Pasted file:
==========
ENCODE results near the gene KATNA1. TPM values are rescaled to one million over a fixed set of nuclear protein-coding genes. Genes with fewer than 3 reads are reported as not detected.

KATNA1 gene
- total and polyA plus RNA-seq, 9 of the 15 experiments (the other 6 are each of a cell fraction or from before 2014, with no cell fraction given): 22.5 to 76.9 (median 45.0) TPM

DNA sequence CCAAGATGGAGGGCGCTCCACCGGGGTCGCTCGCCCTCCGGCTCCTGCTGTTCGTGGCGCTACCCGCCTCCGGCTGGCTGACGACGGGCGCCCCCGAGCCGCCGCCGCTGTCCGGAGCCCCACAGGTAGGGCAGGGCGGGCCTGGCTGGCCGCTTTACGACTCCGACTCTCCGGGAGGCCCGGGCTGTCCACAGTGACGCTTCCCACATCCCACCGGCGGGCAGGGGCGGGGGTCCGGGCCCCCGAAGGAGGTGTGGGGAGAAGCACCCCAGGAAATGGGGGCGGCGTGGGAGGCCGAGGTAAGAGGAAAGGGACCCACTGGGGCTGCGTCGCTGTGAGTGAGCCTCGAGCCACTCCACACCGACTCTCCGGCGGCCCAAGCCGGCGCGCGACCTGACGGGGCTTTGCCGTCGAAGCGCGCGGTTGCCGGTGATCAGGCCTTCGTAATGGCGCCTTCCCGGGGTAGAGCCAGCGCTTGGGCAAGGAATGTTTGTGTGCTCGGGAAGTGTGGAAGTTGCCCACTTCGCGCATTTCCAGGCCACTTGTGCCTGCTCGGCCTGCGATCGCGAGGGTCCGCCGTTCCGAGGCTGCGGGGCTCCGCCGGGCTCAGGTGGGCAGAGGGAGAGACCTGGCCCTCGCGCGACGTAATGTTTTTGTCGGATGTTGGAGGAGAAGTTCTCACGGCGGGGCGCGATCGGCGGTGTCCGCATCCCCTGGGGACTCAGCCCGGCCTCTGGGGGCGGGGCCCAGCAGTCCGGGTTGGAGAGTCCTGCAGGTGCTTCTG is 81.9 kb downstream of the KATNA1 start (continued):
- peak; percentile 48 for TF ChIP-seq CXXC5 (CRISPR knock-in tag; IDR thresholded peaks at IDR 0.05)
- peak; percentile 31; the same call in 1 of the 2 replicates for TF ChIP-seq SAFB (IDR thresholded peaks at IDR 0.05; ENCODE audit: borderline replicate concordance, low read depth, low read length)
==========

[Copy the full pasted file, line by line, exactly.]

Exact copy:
ENCODE results near the gene KATNA1. TPM values are rescaled to one million over a fixed set of nuclear protein-coding genes. Genes with fewer than 3 reads are reported as not detected.

KATNA1 gene
- total and polyA plus RNA-seq, 9 of the 15 experiments (the other 6 are each of a cell fraction or from before 2014, with no cell fraction given): 22.5 to 76.9 (median 45.0) TPM

DNA sequence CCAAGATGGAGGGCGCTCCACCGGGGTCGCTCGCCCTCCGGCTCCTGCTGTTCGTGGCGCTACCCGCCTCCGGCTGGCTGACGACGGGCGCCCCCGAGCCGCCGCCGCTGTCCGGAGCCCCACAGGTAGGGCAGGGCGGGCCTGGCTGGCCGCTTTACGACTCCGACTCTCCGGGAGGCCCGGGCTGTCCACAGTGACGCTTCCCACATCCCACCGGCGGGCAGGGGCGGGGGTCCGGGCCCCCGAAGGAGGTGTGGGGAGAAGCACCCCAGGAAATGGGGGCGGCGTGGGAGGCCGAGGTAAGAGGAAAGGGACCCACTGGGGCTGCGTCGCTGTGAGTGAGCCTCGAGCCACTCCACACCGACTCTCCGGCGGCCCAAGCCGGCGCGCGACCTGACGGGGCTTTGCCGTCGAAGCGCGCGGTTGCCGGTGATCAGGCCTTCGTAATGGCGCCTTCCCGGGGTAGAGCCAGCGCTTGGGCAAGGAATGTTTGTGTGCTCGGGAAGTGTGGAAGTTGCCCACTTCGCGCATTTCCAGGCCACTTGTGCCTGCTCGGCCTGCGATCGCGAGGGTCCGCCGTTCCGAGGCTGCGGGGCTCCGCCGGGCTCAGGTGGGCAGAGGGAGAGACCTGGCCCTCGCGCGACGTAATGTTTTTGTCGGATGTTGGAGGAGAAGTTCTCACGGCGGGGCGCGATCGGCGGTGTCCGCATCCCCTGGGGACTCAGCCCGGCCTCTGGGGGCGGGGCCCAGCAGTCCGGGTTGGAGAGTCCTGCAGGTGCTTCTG is 81.9 kb downstream of the KATNA1 start (continued):
- peak; percentile 48 for TF ChIP-seq CXXC5 (CRISPR knock-in tag; IDR thresholded peaks at IDR 0.05)
- peak; percentile 31; the same call in 1 of the 2 replicates for TF ChIP-seq SAFB (IDR thresholded peaks at IDR 0.05; ENCODE audit: borderline replicate concordance, low read depth, low read length)